Extensions to the Descartes Specification Language for the Development of Real-time Object Oriented Systems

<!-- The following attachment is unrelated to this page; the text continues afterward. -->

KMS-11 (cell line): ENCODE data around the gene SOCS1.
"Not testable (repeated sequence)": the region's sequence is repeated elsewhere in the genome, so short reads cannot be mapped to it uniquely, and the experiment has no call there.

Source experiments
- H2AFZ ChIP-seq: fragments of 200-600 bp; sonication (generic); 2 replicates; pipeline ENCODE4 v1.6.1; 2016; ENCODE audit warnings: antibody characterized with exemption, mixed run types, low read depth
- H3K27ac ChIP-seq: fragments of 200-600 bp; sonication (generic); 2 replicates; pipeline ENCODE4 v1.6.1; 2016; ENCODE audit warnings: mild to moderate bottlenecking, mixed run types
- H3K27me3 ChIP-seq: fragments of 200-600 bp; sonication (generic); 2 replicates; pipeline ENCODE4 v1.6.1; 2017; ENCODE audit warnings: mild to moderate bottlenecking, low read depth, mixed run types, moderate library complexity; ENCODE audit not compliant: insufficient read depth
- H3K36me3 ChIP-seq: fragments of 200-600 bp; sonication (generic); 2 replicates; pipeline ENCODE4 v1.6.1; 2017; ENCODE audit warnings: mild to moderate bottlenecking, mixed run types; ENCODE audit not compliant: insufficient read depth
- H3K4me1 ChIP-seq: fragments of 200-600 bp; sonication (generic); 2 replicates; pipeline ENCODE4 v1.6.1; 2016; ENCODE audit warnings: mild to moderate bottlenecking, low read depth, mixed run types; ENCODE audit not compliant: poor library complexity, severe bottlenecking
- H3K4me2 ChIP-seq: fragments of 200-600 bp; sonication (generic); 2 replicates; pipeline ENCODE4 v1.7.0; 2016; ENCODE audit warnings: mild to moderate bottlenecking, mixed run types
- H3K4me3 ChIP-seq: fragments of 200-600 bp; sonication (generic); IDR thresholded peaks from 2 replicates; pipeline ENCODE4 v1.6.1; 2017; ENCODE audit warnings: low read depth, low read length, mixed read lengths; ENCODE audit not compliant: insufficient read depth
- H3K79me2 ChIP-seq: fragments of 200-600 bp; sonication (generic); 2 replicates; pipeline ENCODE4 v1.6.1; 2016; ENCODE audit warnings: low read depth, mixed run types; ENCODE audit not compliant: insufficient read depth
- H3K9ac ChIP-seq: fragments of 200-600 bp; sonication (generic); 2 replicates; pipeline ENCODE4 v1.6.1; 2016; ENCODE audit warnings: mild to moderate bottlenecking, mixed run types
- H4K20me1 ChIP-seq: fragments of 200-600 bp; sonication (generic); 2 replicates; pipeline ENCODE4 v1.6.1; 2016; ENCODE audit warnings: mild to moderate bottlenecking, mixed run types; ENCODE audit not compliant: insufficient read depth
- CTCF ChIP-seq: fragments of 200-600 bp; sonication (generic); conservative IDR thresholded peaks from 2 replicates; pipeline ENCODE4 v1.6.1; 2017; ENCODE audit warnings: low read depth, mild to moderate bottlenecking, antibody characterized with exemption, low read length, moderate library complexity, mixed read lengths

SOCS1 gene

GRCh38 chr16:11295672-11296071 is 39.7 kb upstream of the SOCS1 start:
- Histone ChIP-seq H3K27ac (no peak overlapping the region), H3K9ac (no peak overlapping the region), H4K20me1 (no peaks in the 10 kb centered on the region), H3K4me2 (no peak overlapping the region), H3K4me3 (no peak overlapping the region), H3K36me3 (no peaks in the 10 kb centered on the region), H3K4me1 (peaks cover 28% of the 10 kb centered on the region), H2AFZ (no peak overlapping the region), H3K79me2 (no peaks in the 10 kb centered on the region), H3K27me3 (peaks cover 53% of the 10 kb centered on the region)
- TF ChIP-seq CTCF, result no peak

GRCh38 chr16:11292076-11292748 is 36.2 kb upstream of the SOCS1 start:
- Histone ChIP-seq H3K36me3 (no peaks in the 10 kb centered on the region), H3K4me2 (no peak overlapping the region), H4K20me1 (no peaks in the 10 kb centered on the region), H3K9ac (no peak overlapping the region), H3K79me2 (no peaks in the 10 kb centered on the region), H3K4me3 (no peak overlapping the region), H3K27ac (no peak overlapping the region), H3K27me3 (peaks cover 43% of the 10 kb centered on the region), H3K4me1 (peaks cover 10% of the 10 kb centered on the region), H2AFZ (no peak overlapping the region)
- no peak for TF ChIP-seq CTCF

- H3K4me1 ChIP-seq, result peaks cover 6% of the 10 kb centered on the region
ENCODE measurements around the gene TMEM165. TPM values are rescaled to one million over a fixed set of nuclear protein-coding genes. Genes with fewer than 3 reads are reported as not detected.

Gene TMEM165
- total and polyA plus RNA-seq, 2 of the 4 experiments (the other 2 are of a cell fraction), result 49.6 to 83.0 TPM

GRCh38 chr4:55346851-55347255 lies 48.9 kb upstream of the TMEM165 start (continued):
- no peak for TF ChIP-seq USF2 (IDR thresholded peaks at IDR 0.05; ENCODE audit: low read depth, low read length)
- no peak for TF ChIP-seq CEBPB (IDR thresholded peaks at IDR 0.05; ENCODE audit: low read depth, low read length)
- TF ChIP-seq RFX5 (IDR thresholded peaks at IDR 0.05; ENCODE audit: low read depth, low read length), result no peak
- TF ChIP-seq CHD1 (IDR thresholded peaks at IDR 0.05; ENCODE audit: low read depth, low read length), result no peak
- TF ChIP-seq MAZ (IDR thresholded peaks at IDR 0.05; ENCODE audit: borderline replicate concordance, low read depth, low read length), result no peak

Traditionally, real-time system software focuses on low-level programming techniques to increase timeliness and operate within constraints; however, more recently higher-level, object-oriented methodologies are being used to create real-time system software. This increase in object-oriented design for real-time systems is due to the improved use of active objects and concurrency in object-oriented languages. Real-time aspects have not only improved in many programming languages, but these real-time constraints are becoming more essential in general object-oriented software development. Consequently, the specification of real-time object-oriented systems is becoming vastly important in today's software development processes. One of the many tools used to specify software is an executable specification language called Descartes. Descartes relates output data to input data as a function of the input data through a tree structure notation called "Hoare trees." This useful specification structure has been extended and supported for several types of systems since the language's creation in 1977. In particular, Descartes has been extended for the specification of real-time systems and for object-oriented designed systems. In spite of this, the combination of the two extensions for specification of today's widespread real-time object oriented (RTOO) systems has not been tested. Thus, the main objective of this research effort was to verify that the combination of the two Descartes extensions either satisfied the needed specification for RTOO systems or that the language needed to be additionally extended. To gain further verification of these united Descartes extensions, the Unified Modeling Language (UML) has been used for comparison in aspects of design and effectiveness.